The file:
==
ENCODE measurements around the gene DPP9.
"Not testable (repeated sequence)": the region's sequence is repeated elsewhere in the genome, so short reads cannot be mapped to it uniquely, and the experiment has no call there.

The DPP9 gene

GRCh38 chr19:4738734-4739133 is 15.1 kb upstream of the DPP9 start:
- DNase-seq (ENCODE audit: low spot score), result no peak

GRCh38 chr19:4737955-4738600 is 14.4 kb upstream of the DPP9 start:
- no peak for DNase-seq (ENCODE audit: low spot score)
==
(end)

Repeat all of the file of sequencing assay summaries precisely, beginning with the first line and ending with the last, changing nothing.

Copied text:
ENCODE measurements around the gene DPP9.
"Not testable (repeated sequence)": the region's sequence is repeated elsewhere in the genome, so short reads cannot be mapped to it uniquely, and the experiment has no call there.

The DPP9 gene

GRCh38 chr19:4738734-4739133 is 15.1 kb upstream of the DPP9 start:
- DNase-seq (ENCODE audit: low spot score), result no peak

GRCh38 chr19:4737955-4738600 is 14.4 kb upstream of the DPP9 start:
- no peak for DNase-seq (ENCODE audit: low spot score)